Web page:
Monya Rowe Gallery is pleased to announce a solo exhibition of new paintings by Gretchen Scherer titled Sometimes, Light. This is the artists’ second solo exhibition at Monya Rowe Gallery. Scherer’s new suite of paintings are largely based on historical homes in England that have been converted into museums and are now open to the public. Exploring homes, rather than traditional museums, was a deliberate decision by the artist: “With the homes there are stories of the people who lived there. Since we have all been spending a lot more time at home, it felt comfortable to work with this subject matter.”


Scherer’s paintings of interiors are reimagined depictions of museum collections painstakingly represented in miniature form. Each painting features masterworks displayed Salon-style reminiscent of 18th century exhibitions. However, Scherer doesn’t simply replicate each masterwork. Her idiosyncratic depictions of paintings, sculptures and furniture give each artwork a new life, and even a sense of humor. After thoroughly researching a museum collection online, Scherer picks her favorite artworks and “displays” them in a carefully selected room of the museum. The room itself may also be altered. Playing the role of curator, Scherer lovingly scrutinizes a museum collection and space by envisioning it anew. In Sir John Soane Museum Library and Dining Room (2021-22) a desk is cluttered with drawings, books, and a quill. The original dining room is removed.The writing materials are Sir John Soane’s and the open book is a page from one of his many sketchbooks. There are more signs of life in this body of work than Scherer’s previous paintings. However, each painting still remains an empty room devoid of people. There is a felt absence in the work given the undertone of themes such as loss, attachment and solitude. Within this painting, Scherer self-referentially included an image of one of her previous paintings titled The Hidden Cabinets of Sir John Soane (2019).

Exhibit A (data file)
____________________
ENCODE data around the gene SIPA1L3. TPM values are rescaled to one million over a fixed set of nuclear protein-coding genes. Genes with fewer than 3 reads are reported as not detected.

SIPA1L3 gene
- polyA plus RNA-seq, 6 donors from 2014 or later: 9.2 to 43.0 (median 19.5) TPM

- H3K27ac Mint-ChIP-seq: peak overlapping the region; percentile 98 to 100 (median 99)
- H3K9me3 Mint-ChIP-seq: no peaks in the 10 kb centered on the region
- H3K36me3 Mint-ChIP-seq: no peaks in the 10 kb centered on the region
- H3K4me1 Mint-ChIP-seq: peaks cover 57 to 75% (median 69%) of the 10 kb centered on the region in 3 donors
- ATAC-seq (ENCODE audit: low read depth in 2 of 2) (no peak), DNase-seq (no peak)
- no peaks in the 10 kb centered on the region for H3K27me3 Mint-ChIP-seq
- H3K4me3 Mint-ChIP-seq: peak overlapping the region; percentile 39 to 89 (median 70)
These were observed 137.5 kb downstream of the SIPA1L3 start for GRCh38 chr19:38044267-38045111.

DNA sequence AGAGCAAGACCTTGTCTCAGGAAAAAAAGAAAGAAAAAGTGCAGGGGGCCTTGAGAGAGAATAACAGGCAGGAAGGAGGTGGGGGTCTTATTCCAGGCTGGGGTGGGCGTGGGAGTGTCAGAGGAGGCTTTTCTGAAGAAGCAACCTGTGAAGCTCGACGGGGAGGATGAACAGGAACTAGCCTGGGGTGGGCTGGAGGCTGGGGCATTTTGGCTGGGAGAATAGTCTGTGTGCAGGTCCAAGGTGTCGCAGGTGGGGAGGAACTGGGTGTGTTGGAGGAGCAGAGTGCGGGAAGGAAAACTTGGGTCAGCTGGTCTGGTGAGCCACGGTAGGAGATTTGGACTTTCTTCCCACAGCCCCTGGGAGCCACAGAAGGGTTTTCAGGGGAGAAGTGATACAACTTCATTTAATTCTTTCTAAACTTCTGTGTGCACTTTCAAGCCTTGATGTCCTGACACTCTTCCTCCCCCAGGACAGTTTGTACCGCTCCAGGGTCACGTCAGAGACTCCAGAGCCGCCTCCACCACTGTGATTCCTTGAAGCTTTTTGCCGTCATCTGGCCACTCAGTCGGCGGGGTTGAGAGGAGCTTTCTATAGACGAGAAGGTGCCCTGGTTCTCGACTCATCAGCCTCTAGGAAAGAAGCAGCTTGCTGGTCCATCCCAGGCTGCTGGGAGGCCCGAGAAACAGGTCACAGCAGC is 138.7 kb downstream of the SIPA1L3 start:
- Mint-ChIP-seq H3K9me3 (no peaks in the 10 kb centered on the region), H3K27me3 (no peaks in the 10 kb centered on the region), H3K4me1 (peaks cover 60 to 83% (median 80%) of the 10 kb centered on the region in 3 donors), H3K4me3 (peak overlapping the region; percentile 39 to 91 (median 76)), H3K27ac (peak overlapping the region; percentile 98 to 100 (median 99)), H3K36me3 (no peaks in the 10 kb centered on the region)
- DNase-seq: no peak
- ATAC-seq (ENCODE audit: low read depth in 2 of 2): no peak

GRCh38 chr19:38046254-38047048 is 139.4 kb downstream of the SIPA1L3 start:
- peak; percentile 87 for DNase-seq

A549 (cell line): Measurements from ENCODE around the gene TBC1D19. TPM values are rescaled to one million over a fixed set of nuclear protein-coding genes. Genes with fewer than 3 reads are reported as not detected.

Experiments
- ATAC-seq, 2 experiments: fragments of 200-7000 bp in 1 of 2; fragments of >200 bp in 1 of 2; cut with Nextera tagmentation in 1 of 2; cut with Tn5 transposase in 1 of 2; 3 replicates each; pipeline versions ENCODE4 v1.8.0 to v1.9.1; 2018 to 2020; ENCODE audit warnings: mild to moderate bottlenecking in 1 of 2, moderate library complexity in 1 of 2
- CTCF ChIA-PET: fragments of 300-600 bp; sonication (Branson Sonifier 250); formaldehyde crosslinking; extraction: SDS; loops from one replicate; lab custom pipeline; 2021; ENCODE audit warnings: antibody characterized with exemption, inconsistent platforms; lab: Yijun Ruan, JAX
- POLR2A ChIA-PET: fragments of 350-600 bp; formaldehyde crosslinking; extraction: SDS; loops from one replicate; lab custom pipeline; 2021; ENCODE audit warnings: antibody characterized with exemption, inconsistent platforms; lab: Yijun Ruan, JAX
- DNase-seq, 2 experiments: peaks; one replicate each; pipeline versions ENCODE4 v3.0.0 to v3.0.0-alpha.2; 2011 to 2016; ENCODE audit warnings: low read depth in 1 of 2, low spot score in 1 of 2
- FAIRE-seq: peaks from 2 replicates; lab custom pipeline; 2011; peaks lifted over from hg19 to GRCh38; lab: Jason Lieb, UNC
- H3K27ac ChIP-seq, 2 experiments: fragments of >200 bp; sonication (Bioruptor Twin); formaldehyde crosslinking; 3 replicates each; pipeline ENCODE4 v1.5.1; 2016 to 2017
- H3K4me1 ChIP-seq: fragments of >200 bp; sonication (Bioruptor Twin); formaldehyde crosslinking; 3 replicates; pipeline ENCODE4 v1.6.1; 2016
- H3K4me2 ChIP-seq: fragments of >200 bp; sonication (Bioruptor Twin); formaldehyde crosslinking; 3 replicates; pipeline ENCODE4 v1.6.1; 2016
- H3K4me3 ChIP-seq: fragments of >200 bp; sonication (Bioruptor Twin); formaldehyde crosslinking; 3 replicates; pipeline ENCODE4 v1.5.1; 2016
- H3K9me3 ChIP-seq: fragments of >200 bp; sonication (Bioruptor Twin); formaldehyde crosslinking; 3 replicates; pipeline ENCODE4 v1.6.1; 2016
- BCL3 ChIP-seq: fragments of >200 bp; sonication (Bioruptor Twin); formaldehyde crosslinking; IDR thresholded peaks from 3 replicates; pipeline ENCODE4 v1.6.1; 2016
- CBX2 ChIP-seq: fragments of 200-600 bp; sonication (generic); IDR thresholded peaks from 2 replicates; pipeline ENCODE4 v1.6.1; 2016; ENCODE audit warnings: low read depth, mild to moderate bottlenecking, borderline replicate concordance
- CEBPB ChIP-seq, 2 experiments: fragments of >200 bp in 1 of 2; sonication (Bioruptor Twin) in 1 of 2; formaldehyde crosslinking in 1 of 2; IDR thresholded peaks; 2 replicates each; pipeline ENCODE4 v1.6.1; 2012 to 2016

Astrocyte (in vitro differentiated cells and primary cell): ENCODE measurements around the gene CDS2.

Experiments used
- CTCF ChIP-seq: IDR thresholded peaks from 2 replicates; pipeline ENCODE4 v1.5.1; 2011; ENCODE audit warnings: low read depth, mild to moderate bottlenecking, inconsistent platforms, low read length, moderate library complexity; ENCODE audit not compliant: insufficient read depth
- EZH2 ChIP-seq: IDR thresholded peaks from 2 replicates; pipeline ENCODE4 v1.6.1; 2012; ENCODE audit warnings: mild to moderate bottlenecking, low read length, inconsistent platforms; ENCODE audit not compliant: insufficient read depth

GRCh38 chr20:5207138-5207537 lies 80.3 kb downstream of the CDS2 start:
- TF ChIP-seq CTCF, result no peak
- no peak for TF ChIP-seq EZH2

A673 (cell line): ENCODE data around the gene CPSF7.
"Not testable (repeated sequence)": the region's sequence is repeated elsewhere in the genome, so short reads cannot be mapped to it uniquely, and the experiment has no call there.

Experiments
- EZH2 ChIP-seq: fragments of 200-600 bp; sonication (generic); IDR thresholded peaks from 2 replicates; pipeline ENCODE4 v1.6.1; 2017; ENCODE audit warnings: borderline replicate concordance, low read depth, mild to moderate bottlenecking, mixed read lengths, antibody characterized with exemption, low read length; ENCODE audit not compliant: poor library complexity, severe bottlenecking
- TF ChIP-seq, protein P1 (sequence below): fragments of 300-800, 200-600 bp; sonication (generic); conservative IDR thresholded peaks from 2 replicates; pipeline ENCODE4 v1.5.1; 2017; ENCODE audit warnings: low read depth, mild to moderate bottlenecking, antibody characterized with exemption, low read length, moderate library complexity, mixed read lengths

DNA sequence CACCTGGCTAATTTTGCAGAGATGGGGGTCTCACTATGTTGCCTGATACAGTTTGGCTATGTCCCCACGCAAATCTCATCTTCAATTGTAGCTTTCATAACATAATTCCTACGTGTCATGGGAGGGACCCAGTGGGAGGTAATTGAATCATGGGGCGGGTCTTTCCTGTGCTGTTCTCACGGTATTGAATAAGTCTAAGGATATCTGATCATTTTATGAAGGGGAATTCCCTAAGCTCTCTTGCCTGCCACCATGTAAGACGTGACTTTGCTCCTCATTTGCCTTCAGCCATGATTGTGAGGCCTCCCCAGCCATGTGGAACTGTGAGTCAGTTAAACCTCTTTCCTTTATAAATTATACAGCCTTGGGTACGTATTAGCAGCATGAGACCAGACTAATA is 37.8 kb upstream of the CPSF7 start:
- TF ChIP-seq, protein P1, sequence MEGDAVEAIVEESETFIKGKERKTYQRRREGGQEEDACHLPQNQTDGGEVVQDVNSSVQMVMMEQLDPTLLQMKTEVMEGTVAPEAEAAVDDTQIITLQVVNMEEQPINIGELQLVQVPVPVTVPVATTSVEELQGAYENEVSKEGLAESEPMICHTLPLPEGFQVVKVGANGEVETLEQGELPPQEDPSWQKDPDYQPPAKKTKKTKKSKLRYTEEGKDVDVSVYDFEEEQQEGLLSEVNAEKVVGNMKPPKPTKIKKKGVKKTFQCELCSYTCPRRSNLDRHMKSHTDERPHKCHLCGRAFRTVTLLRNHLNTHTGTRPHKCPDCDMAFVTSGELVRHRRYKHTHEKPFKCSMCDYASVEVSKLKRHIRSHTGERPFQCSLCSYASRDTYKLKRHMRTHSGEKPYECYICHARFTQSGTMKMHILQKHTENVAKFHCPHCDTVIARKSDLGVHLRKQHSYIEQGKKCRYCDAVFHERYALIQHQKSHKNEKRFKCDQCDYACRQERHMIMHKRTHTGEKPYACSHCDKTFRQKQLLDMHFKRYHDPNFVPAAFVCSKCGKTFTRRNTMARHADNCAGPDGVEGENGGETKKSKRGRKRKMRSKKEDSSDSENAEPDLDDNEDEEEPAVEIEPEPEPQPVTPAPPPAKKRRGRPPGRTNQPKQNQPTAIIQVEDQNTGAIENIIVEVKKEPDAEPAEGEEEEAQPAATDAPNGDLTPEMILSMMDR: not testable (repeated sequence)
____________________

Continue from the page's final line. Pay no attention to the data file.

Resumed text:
As Scherer examined each collection online, she began to think about the previous owners of the homes and the process of making and displaying artworks. As the title of the exhibition suggests, light subtly appears throughout the works. Light is shining in the rooms from doorways, windows, or skylights. One is left to wonder who is in the other room or who may have left the room, but it is also a metaphor for the conception of an idea, a symbol of creativity.